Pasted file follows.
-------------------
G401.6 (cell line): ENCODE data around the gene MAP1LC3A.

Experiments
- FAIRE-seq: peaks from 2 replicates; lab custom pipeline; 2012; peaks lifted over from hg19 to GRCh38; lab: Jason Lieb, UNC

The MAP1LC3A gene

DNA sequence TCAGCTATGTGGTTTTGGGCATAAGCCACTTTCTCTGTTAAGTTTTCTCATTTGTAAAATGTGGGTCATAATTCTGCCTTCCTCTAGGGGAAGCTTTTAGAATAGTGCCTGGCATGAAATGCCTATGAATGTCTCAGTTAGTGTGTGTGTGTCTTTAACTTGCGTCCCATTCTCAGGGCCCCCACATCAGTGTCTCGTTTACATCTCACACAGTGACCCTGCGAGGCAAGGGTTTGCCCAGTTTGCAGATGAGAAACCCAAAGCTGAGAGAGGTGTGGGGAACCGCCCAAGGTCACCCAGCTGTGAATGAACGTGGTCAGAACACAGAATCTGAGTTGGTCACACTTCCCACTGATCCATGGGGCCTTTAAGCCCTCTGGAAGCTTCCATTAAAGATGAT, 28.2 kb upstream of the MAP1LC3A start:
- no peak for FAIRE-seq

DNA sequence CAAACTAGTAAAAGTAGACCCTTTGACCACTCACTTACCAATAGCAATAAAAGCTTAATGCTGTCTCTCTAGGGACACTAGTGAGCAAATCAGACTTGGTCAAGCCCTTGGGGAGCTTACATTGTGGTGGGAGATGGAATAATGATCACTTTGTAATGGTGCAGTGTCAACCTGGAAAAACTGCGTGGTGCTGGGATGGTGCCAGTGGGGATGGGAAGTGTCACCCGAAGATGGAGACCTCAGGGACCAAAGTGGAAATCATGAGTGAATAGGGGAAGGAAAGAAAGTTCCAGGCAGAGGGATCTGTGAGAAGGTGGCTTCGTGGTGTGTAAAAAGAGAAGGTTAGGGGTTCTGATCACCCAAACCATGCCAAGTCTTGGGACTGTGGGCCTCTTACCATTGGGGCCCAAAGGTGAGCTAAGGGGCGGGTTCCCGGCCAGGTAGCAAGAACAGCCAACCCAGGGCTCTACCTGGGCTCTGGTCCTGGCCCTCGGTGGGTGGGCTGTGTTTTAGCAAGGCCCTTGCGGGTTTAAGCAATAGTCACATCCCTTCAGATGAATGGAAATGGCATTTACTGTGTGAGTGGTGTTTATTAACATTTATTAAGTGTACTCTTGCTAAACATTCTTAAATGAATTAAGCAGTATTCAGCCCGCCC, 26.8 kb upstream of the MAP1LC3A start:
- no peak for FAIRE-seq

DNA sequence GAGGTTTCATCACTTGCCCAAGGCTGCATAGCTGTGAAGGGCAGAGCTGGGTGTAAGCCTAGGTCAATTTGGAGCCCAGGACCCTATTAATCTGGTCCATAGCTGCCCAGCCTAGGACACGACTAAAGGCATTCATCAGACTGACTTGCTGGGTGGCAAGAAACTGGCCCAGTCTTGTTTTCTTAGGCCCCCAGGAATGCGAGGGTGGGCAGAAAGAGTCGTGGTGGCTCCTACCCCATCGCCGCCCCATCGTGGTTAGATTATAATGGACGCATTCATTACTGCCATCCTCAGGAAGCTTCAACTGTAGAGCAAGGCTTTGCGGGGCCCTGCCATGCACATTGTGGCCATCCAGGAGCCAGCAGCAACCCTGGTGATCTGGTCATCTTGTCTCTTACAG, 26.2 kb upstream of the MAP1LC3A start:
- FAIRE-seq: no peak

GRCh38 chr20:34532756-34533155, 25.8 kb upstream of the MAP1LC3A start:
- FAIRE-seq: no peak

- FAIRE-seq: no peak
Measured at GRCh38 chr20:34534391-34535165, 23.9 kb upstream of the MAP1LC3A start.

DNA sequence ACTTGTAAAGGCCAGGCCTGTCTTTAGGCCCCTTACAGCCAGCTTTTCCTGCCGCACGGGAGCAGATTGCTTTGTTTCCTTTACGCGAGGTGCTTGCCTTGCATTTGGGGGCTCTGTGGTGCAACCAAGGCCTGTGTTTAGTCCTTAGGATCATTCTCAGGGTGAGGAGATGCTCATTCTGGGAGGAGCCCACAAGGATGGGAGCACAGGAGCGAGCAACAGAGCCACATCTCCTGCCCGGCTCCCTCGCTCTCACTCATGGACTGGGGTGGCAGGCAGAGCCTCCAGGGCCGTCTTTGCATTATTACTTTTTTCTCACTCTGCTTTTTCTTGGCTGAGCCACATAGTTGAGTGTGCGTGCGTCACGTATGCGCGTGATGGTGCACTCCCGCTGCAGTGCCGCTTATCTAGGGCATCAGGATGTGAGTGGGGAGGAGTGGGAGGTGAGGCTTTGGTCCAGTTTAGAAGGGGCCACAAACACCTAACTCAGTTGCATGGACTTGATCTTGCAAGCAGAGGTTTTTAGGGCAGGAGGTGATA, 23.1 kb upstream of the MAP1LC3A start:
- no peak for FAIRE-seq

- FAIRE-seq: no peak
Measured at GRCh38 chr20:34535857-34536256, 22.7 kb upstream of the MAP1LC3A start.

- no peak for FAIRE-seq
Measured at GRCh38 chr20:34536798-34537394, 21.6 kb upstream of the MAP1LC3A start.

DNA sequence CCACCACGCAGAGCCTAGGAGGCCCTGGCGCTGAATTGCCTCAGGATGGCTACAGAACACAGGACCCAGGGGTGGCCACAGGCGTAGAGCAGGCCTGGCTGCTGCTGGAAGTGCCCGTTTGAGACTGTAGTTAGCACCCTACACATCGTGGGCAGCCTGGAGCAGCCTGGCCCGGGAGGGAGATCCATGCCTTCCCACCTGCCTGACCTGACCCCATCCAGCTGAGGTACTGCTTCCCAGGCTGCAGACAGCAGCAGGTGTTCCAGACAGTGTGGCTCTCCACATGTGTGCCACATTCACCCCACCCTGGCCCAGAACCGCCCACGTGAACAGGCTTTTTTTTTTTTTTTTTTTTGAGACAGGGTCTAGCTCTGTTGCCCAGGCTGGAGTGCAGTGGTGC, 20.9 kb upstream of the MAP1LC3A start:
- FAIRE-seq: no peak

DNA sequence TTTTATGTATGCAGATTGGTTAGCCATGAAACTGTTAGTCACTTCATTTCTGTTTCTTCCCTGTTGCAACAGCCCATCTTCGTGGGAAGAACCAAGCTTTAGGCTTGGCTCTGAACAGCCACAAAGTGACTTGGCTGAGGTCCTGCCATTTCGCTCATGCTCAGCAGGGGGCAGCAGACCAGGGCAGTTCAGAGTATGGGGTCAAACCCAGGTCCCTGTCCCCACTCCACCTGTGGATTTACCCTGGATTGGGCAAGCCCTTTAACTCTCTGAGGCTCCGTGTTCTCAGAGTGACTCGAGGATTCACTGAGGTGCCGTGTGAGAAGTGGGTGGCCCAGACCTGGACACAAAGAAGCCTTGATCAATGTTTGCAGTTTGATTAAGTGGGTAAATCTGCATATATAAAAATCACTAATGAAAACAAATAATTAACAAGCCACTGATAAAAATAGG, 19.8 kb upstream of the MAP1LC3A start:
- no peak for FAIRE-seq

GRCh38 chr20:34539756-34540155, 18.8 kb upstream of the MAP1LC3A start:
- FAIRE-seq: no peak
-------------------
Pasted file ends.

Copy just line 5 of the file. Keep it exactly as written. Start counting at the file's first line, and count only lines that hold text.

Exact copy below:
DNA sequence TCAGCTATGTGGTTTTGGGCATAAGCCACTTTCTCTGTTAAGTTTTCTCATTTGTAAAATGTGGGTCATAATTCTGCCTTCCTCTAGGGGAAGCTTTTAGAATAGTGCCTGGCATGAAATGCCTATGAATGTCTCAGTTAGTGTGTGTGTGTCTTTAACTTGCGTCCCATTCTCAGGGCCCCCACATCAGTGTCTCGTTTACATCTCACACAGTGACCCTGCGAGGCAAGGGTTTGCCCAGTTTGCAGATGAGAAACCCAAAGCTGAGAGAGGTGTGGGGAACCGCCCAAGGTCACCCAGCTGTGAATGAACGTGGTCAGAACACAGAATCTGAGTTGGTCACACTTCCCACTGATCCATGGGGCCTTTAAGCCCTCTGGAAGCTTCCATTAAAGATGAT, 28.2 kb upstream of the MAP1LC3A start: